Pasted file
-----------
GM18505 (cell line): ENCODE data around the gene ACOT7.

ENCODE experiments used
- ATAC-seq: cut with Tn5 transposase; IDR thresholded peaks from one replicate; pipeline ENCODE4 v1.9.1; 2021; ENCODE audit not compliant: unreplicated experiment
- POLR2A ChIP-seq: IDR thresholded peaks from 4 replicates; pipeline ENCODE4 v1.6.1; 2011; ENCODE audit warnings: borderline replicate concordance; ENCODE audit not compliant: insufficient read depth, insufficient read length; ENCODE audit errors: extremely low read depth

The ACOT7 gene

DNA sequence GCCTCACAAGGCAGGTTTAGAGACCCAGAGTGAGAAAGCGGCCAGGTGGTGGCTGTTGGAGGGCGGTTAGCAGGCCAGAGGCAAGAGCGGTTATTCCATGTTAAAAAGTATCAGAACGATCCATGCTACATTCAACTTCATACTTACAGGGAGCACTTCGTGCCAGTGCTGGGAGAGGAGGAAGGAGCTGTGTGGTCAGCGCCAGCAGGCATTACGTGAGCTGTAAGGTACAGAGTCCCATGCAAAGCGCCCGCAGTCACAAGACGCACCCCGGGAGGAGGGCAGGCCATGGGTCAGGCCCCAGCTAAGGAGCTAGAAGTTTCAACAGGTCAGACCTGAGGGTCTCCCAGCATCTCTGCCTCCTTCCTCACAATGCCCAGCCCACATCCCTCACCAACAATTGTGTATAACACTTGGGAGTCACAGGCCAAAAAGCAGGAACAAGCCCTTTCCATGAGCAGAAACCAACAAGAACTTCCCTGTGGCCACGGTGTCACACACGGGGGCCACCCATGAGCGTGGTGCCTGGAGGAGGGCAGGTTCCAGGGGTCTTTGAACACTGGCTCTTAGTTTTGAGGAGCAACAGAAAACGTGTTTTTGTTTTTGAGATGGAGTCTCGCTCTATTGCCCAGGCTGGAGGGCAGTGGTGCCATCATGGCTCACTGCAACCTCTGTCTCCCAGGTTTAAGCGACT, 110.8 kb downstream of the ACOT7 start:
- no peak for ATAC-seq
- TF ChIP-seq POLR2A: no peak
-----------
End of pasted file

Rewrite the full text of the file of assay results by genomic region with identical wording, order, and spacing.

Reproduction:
GM18505 (cell line): ENCODE data around the gene ACOT7.

ENCODE experiments used
- ATAC-seq: cut with Tn5 transposase; IDR thresholded peaks from one replicate; pipeline ENCODE4 v1.9.1; 2021; ENCODE audit not compliant: unreplicated experiment
- POLR2A ChIP-seq: IDR thresholded peaks from 4 replicates; pipeline ENCODE4 v1.6.1; 2011; ENCODE audit warnings: borderline replicate concordance; ENCODE audit not compliant: insufficient read depth, insufficient read length; ENCODE audit errors: extremely low read depth

The ACOT7 gene

DNA sequence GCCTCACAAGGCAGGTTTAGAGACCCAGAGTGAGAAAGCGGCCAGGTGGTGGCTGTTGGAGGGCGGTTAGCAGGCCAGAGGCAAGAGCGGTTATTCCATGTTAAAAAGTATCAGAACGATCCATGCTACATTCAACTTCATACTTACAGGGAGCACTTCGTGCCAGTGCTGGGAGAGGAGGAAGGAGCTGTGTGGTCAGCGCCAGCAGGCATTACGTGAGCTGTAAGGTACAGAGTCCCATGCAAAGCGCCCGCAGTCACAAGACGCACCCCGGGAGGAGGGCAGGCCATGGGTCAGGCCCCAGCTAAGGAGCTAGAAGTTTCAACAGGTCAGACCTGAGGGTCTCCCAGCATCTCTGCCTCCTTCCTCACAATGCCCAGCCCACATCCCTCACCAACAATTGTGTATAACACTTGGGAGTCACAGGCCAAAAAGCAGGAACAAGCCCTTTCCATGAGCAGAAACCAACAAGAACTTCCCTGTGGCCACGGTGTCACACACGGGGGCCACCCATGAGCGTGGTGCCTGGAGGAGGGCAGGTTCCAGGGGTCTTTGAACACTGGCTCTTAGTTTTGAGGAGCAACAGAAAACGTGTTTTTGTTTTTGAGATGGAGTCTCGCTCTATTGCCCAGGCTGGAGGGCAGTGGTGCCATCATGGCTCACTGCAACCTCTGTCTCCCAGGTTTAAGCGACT, 110.8 kb downstream of the ACOT7 start:
- no peak for ATAC-seq
- TF ChIP-seq POLR2A: no peak